Obesity Drug Increases Utrophin

GW501516, being developed to treat obesity, increases levels of the useful muscle protein utrophin in DMD mice

by Quest Staff on September 17, 2009 - 5:00pm

An experimental drug being developed to treat obesity and high blood lipid (fat) levels also may have promise for the treatment of Duchenne (DMD) and Becker (BMD) muscular dystrophies, according to new, MDA-supported research from the University of Ottawa.

MDA grantee Bernard Jasmin and graduate student Pedro Miura coordinated and led the study team, which published results online Sept. 10, 2009, in Human Molecular Genetics.

Mice with a disease similar to DMD showed significant muscle fiber improvement after being treated with a compound called GW501516, which is being developed to treat obesity by the pharmaceutical company GlaxoSmithKline.

The compound increased levels of the muscle protein utrophin in the DMD mice. Utrophin has been found to partially compensate for dystrophin, the muscle protein that’s deficient or missing in BMD and DMD.

Until now, relatively few experiments to increase utrophin have utilized substances that are likely to be developed into drugs in the near future.

Clusters of proteins are embedded around the periphery of each muscle fiber and help keep the fiber intact during muscle contractions. A lack of the protein dystrophin leads to DMD, while loss of any of the four sarcoglycan proteins leads to limb-girdle muscular dystrophy. These protein clusters are mainly linked to the inside of the muscle fiber by dystrophin, although utrophin performs this function on some parts of the fiber border. The new experiments in dystrophin-deficient mice support the hypothesis that utrophin can at least partially compensate for the loss of dystrophin and show that utrophin levels can be increased in mice by GW501516.

About DMD and BMD

DMD, a genetic disease that involves progressive degeneration of voluntary and cardiac muscles, results from any of a number of mutations in the gene for dystrophin, a protein that plays a key role in protecting muscle fibers from destruction when they contract.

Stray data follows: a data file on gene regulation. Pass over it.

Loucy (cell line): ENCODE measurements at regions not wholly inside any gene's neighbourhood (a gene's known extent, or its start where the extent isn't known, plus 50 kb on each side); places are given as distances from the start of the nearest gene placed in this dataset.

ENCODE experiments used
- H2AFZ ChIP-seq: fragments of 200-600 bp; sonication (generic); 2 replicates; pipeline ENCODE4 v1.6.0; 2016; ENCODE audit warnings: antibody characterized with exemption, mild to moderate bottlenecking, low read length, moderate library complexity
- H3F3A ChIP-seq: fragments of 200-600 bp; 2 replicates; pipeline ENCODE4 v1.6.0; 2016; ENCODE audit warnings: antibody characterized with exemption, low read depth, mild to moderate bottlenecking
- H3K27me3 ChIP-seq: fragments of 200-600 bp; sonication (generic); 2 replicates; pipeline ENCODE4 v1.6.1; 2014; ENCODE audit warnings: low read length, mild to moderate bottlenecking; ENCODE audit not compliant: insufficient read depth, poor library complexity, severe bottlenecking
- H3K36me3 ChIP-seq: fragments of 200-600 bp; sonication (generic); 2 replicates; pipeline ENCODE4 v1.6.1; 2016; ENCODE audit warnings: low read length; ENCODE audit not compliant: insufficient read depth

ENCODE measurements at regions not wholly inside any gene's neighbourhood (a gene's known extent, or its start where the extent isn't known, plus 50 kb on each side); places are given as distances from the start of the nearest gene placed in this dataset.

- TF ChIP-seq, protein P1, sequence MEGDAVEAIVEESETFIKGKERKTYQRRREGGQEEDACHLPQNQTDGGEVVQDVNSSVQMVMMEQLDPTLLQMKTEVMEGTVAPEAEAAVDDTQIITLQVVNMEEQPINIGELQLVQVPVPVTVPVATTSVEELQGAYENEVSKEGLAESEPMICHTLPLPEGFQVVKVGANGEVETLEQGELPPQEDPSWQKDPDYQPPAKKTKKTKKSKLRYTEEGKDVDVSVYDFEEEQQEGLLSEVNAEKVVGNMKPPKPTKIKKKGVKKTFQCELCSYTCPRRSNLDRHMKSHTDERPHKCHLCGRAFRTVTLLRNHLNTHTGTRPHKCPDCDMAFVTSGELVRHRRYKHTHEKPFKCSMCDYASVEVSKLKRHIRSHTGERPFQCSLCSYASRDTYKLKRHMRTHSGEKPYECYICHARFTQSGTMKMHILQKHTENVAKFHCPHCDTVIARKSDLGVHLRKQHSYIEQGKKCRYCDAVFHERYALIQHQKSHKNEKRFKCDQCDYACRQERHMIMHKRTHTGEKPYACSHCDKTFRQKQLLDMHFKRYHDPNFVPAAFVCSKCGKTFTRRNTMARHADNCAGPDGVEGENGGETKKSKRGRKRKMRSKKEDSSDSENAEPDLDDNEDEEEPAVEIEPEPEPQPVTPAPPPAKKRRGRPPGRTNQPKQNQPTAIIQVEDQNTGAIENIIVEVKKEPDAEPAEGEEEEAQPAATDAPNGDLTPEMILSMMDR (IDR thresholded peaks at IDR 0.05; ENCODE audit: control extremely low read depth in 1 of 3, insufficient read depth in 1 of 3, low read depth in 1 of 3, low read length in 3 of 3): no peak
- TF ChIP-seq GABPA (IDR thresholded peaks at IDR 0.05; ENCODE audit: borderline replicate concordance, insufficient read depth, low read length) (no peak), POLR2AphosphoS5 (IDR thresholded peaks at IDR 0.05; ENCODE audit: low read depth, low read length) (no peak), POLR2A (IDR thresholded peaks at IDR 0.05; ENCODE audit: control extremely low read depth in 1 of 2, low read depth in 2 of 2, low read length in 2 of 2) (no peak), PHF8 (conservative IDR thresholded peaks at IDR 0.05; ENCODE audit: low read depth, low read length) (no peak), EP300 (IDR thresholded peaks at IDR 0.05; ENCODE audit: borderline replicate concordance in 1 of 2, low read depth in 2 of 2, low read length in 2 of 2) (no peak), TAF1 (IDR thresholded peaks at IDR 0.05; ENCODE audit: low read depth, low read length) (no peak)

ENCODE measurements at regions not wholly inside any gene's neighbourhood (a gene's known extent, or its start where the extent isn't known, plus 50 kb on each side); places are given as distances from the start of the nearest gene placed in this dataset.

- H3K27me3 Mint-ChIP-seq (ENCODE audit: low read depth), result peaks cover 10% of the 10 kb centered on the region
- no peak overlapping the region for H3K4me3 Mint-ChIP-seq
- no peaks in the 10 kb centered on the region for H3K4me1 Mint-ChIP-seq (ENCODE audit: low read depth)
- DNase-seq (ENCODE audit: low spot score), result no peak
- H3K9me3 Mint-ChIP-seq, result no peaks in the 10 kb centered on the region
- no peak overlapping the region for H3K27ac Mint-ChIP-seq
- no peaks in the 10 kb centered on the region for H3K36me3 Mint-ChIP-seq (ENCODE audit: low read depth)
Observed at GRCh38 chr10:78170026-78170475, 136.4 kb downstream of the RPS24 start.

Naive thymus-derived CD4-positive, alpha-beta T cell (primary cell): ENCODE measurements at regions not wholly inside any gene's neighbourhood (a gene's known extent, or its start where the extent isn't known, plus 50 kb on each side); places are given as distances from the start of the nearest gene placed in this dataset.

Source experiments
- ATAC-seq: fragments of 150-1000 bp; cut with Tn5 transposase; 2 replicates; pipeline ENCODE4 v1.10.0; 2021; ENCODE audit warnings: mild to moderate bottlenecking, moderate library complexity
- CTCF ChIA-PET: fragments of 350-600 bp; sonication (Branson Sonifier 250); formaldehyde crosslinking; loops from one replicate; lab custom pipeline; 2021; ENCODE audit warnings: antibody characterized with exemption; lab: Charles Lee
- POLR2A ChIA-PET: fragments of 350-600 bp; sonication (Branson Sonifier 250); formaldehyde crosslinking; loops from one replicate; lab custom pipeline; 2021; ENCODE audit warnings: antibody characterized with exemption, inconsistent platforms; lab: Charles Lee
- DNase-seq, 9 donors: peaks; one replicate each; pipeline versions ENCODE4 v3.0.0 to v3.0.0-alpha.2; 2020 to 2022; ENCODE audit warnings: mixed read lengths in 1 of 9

Dystrophin normally is located near the membrane that surrounds each fiber. Without it, these membranes are much more fragile. Almost no dystrophin is produced in the muscles of DMD patients.

In a related condition, Becker muscular dystrophy (BMD), some functional dystrophin is produced, although not enough to allow normal maintenance of muscle tissue. BMD is generally less severe and usually allows for longer survival than DMD, but cardiac abnormalities can be serious and often shorten life span.

About utrophin

Among the many avenues being pursued in DMD and BMD research is raising levels of utrophin, a muscle protein that's very similar to dystrophin. Utrophin is normally present in muscle fibers during fetal development and remains in the mature fibers at the places where nerve and muscle fibers meet. Sufficient levels of utrophin seem capable of at least partially compensating for dystrophin’s absence in muscle fibers.

DMD and BMD patients have normal utrophin genes and produce plenty of utrophin protein, but utrophin protein from these genes isn't sufficient to compensate fully for the missing dystrophin. (It may compensate somewhat for the loss of dystrophin in patients.)

Raising utrophin to sufficient levels by injecting utrophin genes or protein or by increasing utrophin production from existing genes has been a goal of ongoing laboratory investigations for more than a decade. (See Utrophin Strategies Excite Duchenne Researchers, Utrophin Gene Therapy Benefits DMD Mice and Utrophin Gets In.)

About the new findings

Mice with a DMD-like disease started receiving GW501516 at 5 to 7 weeks of age, a time when muscle degeneration is already under way in these rodents. After four weeks, the treated mice had 1.5 times more utrophin in their muscle fibers than untreated DMD mice.

When compared to their untreated counterparts, the treated mice also had tougher muscle-fiber membranes and fibers that were better able to resist damage from contractions. Muscle fibers from the treated mice showed less drop in force after contraction than did fibers from untreated mice.

"These data strongly suggest that GW501516 treatment might have important therapeutic benefits for DMD patients even after initial symptoms of muscle wasting arise," the researchers write.

Meaning for patients

Several strategies to increase the utrophin content of muscle fibers have shown promise, lending "proof of principle" to this approach. Until now, however, relatively few have utilized substances that are likely to become treatments in the near future.

In contrast, GW501516 is in development by a major pharmaceutical company for common conditions, such as obesity and elevated blood lipids.

If the results of current clinical trials show GW501516 is safe and effective in treating these conditions, it will likely be widely marketed and could become available for experimental use in DMD.

In addition, Jasmin says, many smaller biotech companies have developed similar compounds over recent years and are awaiting results in laboratory studies or clinical trials. Thus, there may be many variants of the drug, some with increased efficacy, that could become available in the future.

However, he notes, additional testing in other animal models of DMD may be needed before such types of drugs will be tried in DMD or BMD patients.

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